"Stop." She panted, shaking her head in resignation, "You have to go without me." She ordered. David looked back to the house, they were only a few feet from it, the three suited men could easily catch up to them but they were preoccupied at the moment setting fire to their house.
"What was that stuff they gave you?" he asked in a panic, she closed her eyes and breathed heavily, "Was it a poison?"
"No." She breathed,
"Something...new." she wheezed, coughing up another handful of blood. "Find your father."
"Like hell." He snorted, "No wait, I will find him, just so I can kill him myself. He gave us up, mum."
"Please. For me. I don't want you to be alone."
"I won't be alone. I've got you." His smile faded though with his mother's pained look. She shook her head slowly and sat on the damp, dirty ground. "Come on, mum. We've got to keep moving."
"Yes you can." He stated, "Give me your hand and I'll pull you up."
"You need...you need to run, David." She was finding it increasingly harder to hold her eyelids open.
"No, mum. Not without you." He knelt beside her and gently pushed her flyaway hair from her face.
"Don't argue with me David, there's a good boy." She managed a weak smile and cupped his face, "My little Hatter." She smiled, remembering her toddler's face peering from underneath her grandfather's hat. "Hatter." She mused before her breathing became heavier. Tears washing down his face, David lay his head on her chest and she tried her hardest to wrap her arms around him. She knew this day would come eventually, she'd been getting weaker for weeks, but she had hoped that she could have had time to get him to safety first. "The library." She breathed,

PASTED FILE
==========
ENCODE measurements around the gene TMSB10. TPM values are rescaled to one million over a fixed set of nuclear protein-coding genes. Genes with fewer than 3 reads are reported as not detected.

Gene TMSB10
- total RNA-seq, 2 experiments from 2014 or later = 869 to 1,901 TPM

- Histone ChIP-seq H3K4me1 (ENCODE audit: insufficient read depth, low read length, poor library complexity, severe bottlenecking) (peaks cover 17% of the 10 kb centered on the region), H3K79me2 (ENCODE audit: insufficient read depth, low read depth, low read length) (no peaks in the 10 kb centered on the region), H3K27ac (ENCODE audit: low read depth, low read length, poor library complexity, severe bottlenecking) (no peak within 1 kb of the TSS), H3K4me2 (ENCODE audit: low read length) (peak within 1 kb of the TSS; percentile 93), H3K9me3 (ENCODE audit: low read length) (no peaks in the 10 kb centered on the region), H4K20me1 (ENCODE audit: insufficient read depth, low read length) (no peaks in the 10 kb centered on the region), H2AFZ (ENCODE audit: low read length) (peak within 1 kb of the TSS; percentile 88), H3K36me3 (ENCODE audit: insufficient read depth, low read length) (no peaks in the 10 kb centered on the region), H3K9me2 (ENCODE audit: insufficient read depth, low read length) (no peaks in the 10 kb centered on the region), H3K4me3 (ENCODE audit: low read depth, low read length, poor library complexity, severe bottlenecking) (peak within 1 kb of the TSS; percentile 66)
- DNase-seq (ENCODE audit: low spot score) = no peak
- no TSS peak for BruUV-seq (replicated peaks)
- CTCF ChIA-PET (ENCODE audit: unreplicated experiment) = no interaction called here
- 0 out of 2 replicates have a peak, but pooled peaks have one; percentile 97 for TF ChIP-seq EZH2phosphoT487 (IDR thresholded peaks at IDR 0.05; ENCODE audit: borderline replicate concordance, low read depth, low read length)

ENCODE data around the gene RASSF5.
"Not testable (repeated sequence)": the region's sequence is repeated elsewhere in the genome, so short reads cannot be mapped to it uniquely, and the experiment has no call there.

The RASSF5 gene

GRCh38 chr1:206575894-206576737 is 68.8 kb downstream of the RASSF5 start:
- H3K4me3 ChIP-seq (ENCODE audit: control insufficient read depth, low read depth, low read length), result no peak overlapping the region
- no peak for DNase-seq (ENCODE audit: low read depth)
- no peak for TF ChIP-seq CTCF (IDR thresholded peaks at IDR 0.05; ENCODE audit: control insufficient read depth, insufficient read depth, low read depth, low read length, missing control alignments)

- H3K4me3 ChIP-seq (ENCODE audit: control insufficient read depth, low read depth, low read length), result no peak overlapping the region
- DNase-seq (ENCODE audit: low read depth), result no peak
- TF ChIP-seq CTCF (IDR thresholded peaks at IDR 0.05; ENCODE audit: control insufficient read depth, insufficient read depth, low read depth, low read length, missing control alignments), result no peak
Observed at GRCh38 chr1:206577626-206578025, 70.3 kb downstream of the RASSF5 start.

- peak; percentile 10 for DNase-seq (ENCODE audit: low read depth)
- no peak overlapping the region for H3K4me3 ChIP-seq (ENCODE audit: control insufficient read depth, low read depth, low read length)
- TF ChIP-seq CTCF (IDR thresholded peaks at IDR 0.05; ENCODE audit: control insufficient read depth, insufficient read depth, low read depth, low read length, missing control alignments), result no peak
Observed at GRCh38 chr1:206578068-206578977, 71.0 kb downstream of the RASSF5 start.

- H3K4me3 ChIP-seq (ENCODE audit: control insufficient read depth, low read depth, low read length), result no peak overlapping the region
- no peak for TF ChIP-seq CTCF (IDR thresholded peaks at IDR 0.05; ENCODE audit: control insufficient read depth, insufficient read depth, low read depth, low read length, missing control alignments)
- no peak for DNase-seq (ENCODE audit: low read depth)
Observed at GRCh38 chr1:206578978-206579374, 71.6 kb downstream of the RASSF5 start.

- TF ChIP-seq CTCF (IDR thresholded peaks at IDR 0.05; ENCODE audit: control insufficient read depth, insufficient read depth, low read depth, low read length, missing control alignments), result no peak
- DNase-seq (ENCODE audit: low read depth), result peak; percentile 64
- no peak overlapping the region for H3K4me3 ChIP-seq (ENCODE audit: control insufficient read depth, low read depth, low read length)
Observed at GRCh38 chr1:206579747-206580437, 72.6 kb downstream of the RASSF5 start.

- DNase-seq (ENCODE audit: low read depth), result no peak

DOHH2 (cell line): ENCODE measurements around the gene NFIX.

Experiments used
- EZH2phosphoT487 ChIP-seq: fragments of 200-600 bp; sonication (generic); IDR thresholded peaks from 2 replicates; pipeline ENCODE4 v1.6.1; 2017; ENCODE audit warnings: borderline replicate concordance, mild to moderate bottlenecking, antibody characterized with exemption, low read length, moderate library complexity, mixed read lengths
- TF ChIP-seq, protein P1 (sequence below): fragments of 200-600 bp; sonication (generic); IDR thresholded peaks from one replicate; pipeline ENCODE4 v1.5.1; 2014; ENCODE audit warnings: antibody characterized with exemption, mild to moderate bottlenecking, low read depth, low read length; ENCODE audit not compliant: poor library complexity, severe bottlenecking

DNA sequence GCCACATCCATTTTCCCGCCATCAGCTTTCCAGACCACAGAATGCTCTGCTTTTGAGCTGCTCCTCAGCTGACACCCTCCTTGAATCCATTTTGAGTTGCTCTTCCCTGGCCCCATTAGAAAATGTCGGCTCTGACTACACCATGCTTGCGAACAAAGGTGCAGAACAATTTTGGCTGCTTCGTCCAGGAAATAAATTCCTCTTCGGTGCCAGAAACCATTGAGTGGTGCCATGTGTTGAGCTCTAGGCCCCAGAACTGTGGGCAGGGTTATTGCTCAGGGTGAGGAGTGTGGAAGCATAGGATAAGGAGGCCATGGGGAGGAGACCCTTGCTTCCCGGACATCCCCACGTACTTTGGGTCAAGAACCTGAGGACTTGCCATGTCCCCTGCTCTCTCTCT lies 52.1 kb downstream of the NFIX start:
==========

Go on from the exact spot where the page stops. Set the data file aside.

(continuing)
"What about it?" he looked up at his mother's face but it was still, her chest had stopped moving also. "Mum?" he urged, gently shaking her shoulder, but she wasn't moving. She had gone.
"Twinkle, twinkle little bat. How I wonder where you're at." The taller of the three men sang to himself as he passed them by.
"You killed her!" he cried,
"No, we just tried to find the truth. We were going to let her live, for a while at least. You on the other hand, are a loose end. And I don't like loose ends." He clicked his fingers and the two flanking suits lunged forwards but David was too quick for them. He hated to leave his mother there like that but he didn't have much choice. He had to find a safe place and he figured that his mother's last words to him were a kind of clue. One that he had to figure out quickly.